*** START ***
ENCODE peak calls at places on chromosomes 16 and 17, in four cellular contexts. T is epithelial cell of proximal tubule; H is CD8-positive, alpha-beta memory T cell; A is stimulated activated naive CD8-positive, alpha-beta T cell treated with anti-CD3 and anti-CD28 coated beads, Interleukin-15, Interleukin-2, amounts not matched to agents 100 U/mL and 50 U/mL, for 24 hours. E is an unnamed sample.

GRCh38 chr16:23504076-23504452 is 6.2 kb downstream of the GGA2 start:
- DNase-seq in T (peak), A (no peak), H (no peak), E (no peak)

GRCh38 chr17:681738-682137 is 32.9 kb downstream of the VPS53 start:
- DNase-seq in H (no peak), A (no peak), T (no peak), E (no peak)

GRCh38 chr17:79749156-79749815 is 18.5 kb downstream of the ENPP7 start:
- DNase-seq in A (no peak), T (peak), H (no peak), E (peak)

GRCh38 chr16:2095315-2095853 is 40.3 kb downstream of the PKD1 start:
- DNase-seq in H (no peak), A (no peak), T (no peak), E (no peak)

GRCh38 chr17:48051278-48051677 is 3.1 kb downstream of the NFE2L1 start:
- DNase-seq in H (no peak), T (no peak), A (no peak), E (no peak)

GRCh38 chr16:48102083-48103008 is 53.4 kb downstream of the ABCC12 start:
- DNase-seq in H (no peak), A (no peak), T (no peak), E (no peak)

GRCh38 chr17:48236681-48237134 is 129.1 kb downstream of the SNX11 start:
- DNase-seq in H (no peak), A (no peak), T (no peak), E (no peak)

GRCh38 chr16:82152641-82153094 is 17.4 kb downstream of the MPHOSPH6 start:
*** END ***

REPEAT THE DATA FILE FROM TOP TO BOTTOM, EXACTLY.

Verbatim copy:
ENCODE peak calls at places on chromosomes 16 and 17, in four cellular contexts. T is epithelial cell of proximal tubule; H is CD8-positive, alpha-beta memory T cell; A is stimulated activated naive CD8-positive, alpha-beta T cell treated with anti-CD3 and anti-CD28 coated beads, Interleukin-15, Interleukin-2, amounts not matched to agents 100 U/mL and 50 U/mL, for 24 hours. E is an unnamed sample.

GRCh38 chr16:23504076-23504452 is 6.2 kb downstream of the GGA2 start:
- DNase-seq in T (peak), A (no peak), H (no peak), E (no peak)

GRCh38 chr17:681738-682137 is 32.9 kb downstream of the VPS53 start:
- DNase-seq in H (no peak), A (no peak), T (no peak), E (no peak)

GRCh38 chr17:79749156-79749815 is 18.5 kb downstream of the ENPP7 start:
- DNase-seq in A (no peak), T (peak), H (no peak), E (peak)

GRCh38 chr16:2095315-2095853 is 40.3 kb downstream of the PKD1 start:
- DNase-seq in H (no peak), A (no peak), T (no peak), E (no peak)

GRCh38 chr17:48051278-48051677 is 3.1 kb downstream of the NFE2L1 start:
- DNase-seq in H (no peak), T (no peak), A (no peak), E (no peak)

GRCh38 chr16:48102083-48103008 is 53.4 kb downstream of the ABCC12 start:
- DNase-seq in H (no peak), A (no peak), T (no peak), E (no peak)

GRCh38 chr17:48236681-48237134 is 129.1 kb downstream of the SNX11 start:
- DNase-seq in H (no peak), A (no peak), T (no peak), E (no peak)

GRCh38 chr16:82152641-82153094 is 17.4 kb downstream of the MPHOSPH6 start: